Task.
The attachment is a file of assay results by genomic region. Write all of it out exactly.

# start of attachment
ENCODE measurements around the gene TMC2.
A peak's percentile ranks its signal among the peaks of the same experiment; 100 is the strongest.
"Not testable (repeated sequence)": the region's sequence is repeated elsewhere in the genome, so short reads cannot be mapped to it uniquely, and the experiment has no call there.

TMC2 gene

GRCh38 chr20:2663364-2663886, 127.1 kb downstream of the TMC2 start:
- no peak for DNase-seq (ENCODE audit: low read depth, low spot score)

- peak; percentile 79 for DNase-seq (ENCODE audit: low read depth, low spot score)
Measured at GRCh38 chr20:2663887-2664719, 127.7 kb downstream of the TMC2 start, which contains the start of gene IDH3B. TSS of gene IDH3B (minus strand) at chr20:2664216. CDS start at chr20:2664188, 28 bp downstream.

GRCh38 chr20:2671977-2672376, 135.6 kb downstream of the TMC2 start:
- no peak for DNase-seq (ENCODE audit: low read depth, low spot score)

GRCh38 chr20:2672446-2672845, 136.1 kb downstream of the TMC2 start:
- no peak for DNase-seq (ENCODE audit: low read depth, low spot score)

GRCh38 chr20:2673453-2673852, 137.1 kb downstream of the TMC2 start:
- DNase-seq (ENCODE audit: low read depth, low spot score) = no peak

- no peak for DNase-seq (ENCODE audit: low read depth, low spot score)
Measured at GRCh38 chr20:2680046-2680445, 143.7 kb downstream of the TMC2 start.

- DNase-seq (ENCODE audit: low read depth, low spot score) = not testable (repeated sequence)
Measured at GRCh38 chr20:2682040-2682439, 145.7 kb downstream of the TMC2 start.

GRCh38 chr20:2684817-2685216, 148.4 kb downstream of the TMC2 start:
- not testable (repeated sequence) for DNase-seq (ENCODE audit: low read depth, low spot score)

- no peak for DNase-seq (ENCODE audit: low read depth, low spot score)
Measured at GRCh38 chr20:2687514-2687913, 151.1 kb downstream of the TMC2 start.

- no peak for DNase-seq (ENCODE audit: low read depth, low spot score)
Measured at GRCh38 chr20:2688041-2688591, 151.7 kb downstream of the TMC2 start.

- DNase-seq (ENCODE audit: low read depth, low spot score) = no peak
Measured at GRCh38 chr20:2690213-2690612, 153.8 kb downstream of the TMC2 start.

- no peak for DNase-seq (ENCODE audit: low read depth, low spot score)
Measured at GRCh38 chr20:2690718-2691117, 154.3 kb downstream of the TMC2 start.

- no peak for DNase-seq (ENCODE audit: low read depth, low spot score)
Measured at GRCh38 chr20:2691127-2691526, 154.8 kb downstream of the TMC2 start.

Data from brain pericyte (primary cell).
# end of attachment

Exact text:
ENCODE measurements around the gene TMC2.
A peak's percentile ranks its signal among the peaks of the same experiment; 100 is the strongest.
"Not testable (repeated sequence)": the region's sequence is repeated elsewhere in the genome, so short reads cannot be mapped to it uniquely, and the experiment has no call there.

TMC2 gene

GRCh38 chr20:2663364-2663886, 127.1 kb downstream of the TMC2 start:
- no peak for DNase-seq (ENCODE audit: low read depth, low spot score)

- peak; percentile 79 for DNase-seq (ENCODE audit: low read depth, low spot score)
Measured at GRCh38 chr20:2663887-2664719, 127.7 kb downstream of the TMC2 start, which contains the start of gene IDH3B. TSS of gene IDH3B (minus strand) at chr20:2664216. CDS start at chr20:2664188, 28 bp downstream.

GRCh38 chr20:2671977-2672376, 135.6 kb downstream of the TMC2 start:
- no peak for DNase-seq (ENCODE audit: low read depth, low spot score)

GRCh38 chr20:2672446-2672845, 136.1 kb downstream of the TMC2 start:
- no peak for DNase-seq (ENCODE audit: low read depth, low spot score)

GRCh38 chr20:2673453-2673852, 137.1 kb downstream of the TMC2 start:
- DNase-seq (ENCODE audit: low read depth, low spot score) = no peak

- no peak for DNase-seq (ENCODE audit: low read depth, low spot score)
Measured at GRCh38 chr20:2680046-2680445, 143.7 kb downstream of the TMC2 start.

- DNase-seq (ENCODE audit: low read depth, low spot score) = not testable (repeated sequence)
Measured at GRCh38 chr20:2682040-2682439, 145.7 kb downstream of the TMC2 start.

GRCh38 chr20:2684817-2685216, 148.4 kb downstream of the TMC2 start:
- not testable (repeated sequence) for DNase-seq (ENCODE audit: low read depth, low spot score)

- no peak for DNase-seq (ENCODE audit: low read depth, low spot score)
Measured at GRCh38 chr20:2687514-2687913, 151.1 kb downstream of the TMC2 start.

- no peak for DNase-seq (ENCODE audit: low read depth, low spot score)
Measured at GRCh38 chr20:2688041-2688591, 151.7 kb downstream of the TMC2 start.

- DNase-seq (ENCODE audit: low read depth, low spot score) = no peak
Measured at GRCh38 chr20:2690213-2690612, 153.8 kb downstream of the TMC2 start.

- no peak for DNase-seq (ENCODE audit: low read depth, low spot score)
Measured at GRCh38 chr20:2690718-2691117, 154.3 kb downstream of the TMC2 start.

- no peak for DNase-seq (ENCODE audit: low read depth, low spot score)
Measured at GRCh38 chr20:2691127-2691526, 154.8 kb downstream of the TMC2 start.

Data from brain pericyte (primary cell).